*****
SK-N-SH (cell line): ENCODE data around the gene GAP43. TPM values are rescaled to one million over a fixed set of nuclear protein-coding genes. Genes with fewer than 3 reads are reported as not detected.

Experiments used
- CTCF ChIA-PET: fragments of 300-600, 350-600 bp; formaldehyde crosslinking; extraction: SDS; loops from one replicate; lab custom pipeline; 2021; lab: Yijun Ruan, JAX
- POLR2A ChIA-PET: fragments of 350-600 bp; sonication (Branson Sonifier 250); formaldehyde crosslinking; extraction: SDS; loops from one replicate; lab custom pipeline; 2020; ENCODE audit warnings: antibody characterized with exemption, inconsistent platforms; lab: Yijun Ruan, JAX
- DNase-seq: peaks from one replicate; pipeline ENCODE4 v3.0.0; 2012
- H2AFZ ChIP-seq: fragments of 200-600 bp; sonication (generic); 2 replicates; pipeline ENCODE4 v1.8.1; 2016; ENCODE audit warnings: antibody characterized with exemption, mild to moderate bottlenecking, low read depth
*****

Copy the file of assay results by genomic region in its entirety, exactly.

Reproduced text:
SK-N-SH (cell line): ENCODE data around the gene GAP43. TPM values are rescaled to one million over a fixed set of nuclear protein-coding genes. Genes with fewer than 3 reads are reported as not detected.

Experiments used
- CTCF ChIA-PET: fragments of 300-600, 350-600 bp; formaldehyde crosslinking; extraction: SDS; loops from one replicate; lab custom pipeline; 2021; lab: Yijun Ruan, JAX
- POLR2A ChIA-PET: fragments of 350-600 bp; sonication (Branson Sonifier 250); formaldehyde crosslinking; extraction: SDS; loops from one replicate; lab custom pipeline; 2020; ENCODE audit warnings: antibody characterized with exemption, inconsistent platforms; lab: Yijun Ruan, JAX
- DNase-seq: peaks from one replicate; pipeline ENCODE4 v3.0.0; 2012
- H2AFZ ChIP-seq: fragments of 200-600 bp; sonication (generic); 2 replicates; pipeline ENCODE4 v1.8.1; 2016; ENCODE audit warnings: antibody characterized with exemption, mild to moderate bottlenecking, low read depth